[NBC SHOP: Gear up, Blackhawks fans!]

Patrick Sharp is still the most likely to be moved, but where? Pittsburgh, once thought a strong option for a trade, is highly unlikely now after the Penguins acquired the very pricey Phil Kessel on Wednesday afternoon. A source said Boston has interest. The Bruins signed Matt Beleskey ($3.8 million cap hit) and acquired Jimmy Hayes (who needs to be re-signed) but they still have cap space; according to, the Bruins are at approximately $62.4 million. Florida has its share of former Blackhawks. But on Wednesday the Panthers acquired Reilly Smith, as well as Marc Savard’s contract – Savard hasn’t played since February 2011 due to concussion issues – and may not have the cap space now to handle Sharp.

There is certainly still time to get trades done. Day 1 of free agency is usually a whirlwind of signings, and that was true again this year, although the typically insane money didn’t accompany most of those signings. There are still teams out there with needs and one way or another the Blackhawks will get something done.

Andrew Shaw trying to find balance between toeing the line and not crossing it for Blackhawks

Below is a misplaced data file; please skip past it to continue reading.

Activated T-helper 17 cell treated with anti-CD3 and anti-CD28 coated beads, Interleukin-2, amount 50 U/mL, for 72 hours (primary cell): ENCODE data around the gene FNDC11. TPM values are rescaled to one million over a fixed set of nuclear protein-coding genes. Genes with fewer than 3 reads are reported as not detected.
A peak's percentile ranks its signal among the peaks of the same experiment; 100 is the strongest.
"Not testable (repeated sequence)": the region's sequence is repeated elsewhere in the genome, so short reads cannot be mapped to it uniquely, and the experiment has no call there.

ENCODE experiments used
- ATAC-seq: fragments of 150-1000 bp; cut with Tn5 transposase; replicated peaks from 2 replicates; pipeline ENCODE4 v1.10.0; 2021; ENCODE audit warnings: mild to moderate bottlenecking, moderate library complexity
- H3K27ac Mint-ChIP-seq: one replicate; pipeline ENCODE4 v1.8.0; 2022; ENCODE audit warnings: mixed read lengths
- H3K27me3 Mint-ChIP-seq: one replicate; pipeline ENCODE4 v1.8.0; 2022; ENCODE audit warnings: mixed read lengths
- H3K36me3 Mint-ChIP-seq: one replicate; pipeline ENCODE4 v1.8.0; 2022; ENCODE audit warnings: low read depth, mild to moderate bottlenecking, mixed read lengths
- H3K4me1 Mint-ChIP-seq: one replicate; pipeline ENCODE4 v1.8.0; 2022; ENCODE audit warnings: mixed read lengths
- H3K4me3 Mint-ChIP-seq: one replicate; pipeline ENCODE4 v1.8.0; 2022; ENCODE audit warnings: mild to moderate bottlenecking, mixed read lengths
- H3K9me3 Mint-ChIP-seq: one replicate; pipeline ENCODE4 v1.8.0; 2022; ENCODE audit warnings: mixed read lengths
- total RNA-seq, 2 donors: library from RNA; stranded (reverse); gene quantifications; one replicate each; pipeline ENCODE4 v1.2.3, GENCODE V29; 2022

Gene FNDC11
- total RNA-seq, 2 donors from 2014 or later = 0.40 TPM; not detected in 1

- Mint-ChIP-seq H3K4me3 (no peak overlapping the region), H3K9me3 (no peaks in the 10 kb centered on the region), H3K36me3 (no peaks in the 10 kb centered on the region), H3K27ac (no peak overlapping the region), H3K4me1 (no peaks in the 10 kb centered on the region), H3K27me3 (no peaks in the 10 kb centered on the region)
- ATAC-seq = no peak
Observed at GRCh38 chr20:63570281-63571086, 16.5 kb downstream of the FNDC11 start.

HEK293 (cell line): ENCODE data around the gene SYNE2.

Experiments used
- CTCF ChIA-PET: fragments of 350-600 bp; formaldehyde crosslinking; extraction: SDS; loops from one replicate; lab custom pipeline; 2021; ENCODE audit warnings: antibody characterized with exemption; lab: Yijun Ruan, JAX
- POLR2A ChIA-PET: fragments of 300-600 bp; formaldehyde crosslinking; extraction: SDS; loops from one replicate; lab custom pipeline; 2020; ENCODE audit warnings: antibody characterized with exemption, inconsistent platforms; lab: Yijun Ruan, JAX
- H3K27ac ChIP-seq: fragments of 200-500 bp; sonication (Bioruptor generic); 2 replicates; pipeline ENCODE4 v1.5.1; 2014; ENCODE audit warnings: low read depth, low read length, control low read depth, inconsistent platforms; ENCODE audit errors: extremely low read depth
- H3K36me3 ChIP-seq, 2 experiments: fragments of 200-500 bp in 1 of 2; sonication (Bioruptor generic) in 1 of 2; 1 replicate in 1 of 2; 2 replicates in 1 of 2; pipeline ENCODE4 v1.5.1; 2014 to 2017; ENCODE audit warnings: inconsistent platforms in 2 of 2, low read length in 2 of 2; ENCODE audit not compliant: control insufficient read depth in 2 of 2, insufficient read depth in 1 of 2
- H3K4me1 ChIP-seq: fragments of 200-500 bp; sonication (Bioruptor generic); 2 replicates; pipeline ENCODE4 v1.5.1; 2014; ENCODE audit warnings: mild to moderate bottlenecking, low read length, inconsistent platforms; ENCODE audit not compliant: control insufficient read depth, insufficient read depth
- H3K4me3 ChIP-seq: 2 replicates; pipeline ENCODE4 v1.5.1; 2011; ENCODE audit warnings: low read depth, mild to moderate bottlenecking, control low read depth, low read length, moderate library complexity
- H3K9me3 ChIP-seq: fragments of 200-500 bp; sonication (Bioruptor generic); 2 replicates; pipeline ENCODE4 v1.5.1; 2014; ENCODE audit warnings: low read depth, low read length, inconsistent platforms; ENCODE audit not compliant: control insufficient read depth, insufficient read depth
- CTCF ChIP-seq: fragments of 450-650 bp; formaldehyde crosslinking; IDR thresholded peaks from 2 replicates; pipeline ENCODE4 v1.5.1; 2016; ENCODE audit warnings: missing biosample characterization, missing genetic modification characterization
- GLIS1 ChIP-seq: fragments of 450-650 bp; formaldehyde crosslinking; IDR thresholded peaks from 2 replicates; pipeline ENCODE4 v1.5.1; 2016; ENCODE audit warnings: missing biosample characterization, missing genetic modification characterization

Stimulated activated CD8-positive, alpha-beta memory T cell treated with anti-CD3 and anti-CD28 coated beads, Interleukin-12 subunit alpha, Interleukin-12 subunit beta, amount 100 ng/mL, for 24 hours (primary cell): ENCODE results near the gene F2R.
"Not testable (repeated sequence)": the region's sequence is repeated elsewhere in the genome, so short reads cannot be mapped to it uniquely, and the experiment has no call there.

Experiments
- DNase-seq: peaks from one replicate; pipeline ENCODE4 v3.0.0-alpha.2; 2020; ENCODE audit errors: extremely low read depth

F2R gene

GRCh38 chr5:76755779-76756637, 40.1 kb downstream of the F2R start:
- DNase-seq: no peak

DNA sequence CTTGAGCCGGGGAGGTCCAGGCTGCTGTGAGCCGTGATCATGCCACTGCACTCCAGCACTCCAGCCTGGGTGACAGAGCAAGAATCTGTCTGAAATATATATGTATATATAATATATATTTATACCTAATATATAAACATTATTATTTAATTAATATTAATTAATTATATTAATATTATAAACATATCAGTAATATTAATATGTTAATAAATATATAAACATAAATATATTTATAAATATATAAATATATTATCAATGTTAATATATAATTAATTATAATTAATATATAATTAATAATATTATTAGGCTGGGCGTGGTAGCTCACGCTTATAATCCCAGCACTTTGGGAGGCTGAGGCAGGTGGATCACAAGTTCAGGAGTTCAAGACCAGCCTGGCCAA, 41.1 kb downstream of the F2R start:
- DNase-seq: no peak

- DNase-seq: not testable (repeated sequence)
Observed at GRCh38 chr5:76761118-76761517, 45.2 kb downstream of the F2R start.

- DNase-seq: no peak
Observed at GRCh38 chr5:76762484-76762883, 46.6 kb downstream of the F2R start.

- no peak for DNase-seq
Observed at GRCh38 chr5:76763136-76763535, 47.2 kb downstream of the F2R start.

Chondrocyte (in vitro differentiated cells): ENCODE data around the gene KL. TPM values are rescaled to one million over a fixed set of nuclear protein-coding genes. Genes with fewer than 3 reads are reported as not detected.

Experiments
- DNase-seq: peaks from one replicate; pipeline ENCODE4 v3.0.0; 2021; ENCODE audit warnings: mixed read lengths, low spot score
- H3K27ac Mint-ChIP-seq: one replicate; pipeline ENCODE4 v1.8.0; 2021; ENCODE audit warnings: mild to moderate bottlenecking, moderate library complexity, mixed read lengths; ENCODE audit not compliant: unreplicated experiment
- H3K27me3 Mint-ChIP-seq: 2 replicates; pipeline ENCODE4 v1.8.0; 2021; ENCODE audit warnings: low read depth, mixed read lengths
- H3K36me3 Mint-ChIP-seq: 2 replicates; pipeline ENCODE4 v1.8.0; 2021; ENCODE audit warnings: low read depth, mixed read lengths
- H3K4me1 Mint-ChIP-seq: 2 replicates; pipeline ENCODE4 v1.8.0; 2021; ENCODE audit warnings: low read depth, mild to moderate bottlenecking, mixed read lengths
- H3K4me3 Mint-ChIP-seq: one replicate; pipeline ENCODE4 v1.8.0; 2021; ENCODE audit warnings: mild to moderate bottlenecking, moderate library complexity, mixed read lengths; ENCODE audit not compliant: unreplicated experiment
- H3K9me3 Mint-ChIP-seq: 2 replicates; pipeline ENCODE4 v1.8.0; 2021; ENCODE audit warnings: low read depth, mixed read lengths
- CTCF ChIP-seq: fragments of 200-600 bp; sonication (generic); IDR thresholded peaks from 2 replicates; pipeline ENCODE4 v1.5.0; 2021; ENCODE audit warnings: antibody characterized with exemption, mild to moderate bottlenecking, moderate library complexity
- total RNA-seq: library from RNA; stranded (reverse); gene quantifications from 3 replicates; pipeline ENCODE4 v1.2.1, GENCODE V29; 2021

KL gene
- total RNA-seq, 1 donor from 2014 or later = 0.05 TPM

Andrew Shaw trying to find balance between toeing the line and not crossing it for Blackhawks

The Blackhawks brought Andrew Shaw back to Chicago because they lacked some bite to their game. He's already meeting expectations in the physicality department, leading the team with 23 hits.

But the other part of his game the Blackhawks have to live with is the amount of penalties he takes. Through six games this season, Shaw has taken at least one penalty in five of them and is tied for third among all NHL skaters with six minors. The only two skaters above him are guys who have played in two and four more games, respectively.

Because he plays on the edge, Shaw will occasionally cross it and he's trying to find that balance between toeing the line and not stepping over it.

"I find if I'm not playing on the edge, I'm not playing great," Shaw said. "I need to play physical. Even in preseason, I was just finishing checks — clean, shoulder-to-shoulder — and was getting penalty after penalty. Hockey still is a physical game. There's still hitting; it's still legal. So I'm going to go out there and play hard, make it hard on my opponents, make it hard on them physically, do what I do. Not going to change who I am now. I'm an old dog."

Shaw's reputation may also contribute to the matter. He's racked up more than 600 penalty minutes in his NHL career, including postseason, and the officials might be keeping a closer eye on him when he's on the ice.